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Where does a fear of vaccines come from?

Where does a fear of vaccines come from?

In places where successful vaccination programmes have been carried out, we no longer see as many people dying from diseases like polio or measles. With a vaccine now available for COVID-19, it's important that as many people as possible receive this safe and effective vaccine. So where does vaccine fear come from, and how can we help people get through it?

Feature illustrated by Amy Leonard.

Back in July, when a COVID-19 vaccine seemed far off, a YouGov poll revealed that nearly one third of people said they would probably or definitely refuse to have it, should one be developed.

Fast forward four months and the public is apparently now more receptive. The proportion of people who wouldn't have the jab has fallen to one in five and, positively, more than two thirds now say they would have it.

Although encouraging, that's still a long way off the up-to 90% of the population who, according to scientists, would need to be immunised for it to be effective at stopping COVID-19 in its tracks by generating so-called 'herd immunity'.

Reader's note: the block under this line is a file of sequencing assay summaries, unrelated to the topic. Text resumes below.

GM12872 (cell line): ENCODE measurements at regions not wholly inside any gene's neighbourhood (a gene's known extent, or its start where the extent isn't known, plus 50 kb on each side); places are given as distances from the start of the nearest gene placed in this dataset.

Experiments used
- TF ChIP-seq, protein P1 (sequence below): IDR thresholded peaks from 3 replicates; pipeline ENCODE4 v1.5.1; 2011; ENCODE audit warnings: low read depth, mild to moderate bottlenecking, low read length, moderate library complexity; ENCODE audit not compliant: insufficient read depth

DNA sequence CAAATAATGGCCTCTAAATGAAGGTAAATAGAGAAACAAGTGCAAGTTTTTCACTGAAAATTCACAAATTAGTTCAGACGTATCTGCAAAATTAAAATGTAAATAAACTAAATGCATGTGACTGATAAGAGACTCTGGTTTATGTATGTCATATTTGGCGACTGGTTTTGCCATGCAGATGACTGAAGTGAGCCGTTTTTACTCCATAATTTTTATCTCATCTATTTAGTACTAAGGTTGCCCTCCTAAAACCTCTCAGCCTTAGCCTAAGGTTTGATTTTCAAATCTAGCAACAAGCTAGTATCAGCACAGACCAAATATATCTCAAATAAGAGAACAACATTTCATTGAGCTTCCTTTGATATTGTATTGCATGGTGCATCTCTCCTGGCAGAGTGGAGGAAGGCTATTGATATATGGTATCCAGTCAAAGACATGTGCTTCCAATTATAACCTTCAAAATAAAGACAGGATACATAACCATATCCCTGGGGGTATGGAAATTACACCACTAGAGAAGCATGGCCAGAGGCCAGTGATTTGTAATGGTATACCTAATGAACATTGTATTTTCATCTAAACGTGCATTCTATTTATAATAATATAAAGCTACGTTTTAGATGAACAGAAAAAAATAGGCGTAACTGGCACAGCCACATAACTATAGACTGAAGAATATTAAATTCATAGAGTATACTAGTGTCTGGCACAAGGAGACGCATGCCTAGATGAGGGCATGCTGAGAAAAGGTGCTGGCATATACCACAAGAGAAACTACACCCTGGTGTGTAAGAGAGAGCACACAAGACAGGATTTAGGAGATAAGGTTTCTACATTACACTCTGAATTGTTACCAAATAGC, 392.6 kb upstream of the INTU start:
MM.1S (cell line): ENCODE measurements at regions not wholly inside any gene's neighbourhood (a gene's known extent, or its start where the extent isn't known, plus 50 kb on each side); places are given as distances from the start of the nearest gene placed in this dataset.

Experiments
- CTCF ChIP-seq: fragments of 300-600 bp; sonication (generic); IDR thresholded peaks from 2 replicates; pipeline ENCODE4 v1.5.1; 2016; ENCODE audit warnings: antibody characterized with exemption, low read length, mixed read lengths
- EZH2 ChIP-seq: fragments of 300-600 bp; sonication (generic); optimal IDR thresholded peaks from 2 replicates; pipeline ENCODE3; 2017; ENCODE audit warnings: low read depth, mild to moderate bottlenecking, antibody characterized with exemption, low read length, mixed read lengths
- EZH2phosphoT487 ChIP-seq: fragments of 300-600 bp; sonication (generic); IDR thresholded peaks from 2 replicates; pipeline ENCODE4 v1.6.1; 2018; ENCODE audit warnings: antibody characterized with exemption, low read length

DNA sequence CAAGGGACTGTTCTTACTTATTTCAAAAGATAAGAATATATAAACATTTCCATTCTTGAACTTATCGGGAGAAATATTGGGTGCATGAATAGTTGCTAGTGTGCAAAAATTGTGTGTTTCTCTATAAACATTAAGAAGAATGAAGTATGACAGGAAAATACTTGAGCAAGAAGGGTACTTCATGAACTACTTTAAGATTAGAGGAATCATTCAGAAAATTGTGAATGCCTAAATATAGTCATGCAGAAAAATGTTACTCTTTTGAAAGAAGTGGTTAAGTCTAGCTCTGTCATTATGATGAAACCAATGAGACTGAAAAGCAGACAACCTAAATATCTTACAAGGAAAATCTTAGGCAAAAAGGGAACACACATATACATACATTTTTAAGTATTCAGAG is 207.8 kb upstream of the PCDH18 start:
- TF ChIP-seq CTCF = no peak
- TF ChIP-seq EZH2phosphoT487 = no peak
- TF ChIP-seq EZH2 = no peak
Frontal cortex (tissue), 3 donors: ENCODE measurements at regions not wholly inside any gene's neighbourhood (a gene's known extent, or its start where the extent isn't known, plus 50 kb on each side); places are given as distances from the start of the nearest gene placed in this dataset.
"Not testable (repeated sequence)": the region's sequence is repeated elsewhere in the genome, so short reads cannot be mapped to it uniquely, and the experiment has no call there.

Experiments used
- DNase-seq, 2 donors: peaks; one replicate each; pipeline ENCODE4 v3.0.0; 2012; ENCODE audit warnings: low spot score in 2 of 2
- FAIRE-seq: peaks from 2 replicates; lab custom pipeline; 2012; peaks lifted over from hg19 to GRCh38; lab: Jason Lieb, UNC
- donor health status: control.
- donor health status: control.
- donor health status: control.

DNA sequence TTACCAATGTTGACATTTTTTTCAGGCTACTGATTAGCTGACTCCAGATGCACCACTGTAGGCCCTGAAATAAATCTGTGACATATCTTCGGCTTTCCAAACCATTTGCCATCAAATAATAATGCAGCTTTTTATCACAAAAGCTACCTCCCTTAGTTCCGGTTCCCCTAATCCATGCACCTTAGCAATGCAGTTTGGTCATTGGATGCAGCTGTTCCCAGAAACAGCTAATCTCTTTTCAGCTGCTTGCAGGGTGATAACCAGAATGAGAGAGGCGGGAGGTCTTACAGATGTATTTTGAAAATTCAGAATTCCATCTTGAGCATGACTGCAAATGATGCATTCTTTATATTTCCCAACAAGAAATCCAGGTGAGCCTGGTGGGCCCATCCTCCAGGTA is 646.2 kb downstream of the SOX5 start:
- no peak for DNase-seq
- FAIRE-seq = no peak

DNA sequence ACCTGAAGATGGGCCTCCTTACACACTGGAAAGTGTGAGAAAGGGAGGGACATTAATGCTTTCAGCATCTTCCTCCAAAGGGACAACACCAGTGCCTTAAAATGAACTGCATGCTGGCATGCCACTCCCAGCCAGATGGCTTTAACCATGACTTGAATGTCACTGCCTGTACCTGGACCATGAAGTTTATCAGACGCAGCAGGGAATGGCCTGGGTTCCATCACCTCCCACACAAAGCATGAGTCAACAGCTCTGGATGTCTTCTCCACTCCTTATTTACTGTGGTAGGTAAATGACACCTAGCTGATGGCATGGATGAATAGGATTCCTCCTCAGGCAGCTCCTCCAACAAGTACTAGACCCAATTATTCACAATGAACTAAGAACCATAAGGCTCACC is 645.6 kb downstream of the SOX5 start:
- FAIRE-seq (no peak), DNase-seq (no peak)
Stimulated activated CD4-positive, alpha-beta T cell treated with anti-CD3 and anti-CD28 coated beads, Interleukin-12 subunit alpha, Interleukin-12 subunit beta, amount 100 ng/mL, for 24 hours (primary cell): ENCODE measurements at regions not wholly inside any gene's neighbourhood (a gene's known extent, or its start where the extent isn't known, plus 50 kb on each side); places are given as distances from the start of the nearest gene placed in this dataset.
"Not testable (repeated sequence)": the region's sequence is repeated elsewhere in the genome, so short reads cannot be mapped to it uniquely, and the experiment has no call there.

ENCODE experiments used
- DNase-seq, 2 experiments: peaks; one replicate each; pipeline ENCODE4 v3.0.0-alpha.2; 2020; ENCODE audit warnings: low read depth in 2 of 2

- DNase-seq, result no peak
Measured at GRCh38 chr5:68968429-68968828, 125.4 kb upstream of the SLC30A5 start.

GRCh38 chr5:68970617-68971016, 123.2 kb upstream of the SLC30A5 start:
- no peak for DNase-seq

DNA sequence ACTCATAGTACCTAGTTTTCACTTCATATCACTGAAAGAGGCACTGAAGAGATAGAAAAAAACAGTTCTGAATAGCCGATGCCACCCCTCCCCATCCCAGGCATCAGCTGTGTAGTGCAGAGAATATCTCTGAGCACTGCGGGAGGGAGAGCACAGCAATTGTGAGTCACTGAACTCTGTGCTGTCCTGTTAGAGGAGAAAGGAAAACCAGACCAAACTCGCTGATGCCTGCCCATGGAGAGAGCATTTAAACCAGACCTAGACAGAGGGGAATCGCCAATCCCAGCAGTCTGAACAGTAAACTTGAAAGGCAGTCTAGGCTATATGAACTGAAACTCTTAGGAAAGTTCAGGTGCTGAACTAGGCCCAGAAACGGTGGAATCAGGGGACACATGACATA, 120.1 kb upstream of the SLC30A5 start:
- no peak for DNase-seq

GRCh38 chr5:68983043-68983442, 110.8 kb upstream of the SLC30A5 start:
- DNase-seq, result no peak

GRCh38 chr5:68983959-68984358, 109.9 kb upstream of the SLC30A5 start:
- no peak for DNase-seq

So, what's behind this apprehension and how can it be tackled to keep people safe from dangerous diseases like coronavirus?

Nobody enjoys having a blood test or an injection, but for some people, the thought of a needle puncturing their skin can send shivers down the spine. In fact, it's thought that between 3.5 and 10% of the population suffer from trypanophobia - an extreme fear and avoidance of injections or having blood taken.

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Learning from experience

Marie Brown from Kent knows first-hand the impact a fear of needles can have on your life. Former globetrotter Marie used to plan her far-flung travels around her fear.

"I used to be terrified of vaccines," she says. "I've been all over the place, travelling around Asia, South Africa and Europe, but whether I would need vaccinations was a strong influencing factor when I was deciding where to go."